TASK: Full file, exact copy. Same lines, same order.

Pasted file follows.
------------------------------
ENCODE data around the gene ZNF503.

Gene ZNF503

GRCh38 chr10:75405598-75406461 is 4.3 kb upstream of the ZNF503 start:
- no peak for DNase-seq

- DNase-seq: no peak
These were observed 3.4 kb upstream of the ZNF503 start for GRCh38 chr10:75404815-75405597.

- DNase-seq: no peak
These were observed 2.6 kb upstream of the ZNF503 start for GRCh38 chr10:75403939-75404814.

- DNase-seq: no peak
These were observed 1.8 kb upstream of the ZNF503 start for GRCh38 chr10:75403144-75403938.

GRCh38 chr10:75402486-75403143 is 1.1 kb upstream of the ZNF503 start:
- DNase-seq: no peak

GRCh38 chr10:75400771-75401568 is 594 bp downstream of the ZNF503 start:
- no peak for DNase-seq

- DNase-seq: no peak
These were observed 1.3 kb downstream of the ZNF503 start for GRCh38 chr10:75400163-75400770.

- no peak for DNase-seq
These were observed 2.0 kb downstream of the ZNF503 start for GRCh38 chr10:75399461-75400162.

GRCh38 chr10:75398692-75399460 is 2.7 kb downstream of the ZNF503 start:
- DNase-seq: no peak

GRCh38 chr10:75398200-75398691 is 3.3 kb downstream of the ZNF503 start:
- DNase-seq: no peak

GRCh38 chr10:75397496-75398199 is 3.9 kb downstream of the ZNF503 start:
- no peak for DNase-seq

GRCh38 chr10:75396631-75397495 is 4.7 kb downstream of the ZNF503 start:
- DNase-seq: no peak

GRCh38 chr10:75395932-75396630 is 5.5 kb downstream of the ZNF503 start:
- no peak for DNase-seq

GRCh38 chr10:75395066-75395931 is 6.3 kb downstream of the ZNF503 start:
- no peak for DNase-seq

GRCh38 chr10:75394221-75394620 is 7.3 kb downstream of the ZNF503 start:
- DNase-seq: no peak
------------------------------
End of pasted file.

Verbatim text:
ENCODE data around the gene ZNF503.

Gene ZNF503

GRCh38 chr10:75405598-75406461 is 4.3 kb upstream of the ZNF503 start:
- no peak for DNase-seq

- DNase-seq: no peak
These were observed 3.4 kb upstream of the ZNF503 start for GRCh38 chr10:75404815-75405597.

- DNase-seq: no peak
These were observed 2.6 kb upstream of the ZNF503 start for GRCh38 chr10:75403939-75404814.

- DNase-seq: no peak
These were observed 1.8 kb upstream of the ZNF503 start for GRCh38 chr10:75403144-75403938.

GRCh38 chr10:75402486-75403143 is 1.1 kb upstream of the ZNF503 start:
- DNase-seq: no peak

GRCh38 chr10:75400771-75401568 is 594 bp downstream of the ZNF503 start:
- no peak for DNase-seq

- DNase-seq: no peak
These were observed 1.3 kb downstream of the ZNF503 start for GRCh38 chr10:75400163-75400770.

- no peak for DNase-seq
These were observed 2.0 kb downstream of the ZNF503 start for GRCh38 chr10:75399461-75400162.

GRCh38 chr10:75398692-75399460 is 2.7 kb downstream of the ZNF503 start:
- DNase-seq: no peak

GRCh38 chr10:75398200-75398691 is 3.3 kb downstream of the ZNF503 start:
- DNase-seq: no peak

GRCh38 chr10:75397496-75398199 is 3.9 kb downstream of the ZNF503 start:
- no peak for DNase-seq

GRCh38 chr10:75396631-75397495 is 4.7 kb downstream of the ZNF503 start:
- DNase-seq: no peak

GRCh38 chr10:75395932-75396630 is 5.5 kb downstream of the ZNF503 start:
- no peak for DNase-seq

GRCh38 chr10:75395066-75395931 is 6.3 kb downstream of the ZNF503 start:
- no peak for DNase-seq

GRCh38 chr10:75394221-75394620 is 7.3 kb downstream of the ZNF503 start:
- DNase-seq: no peak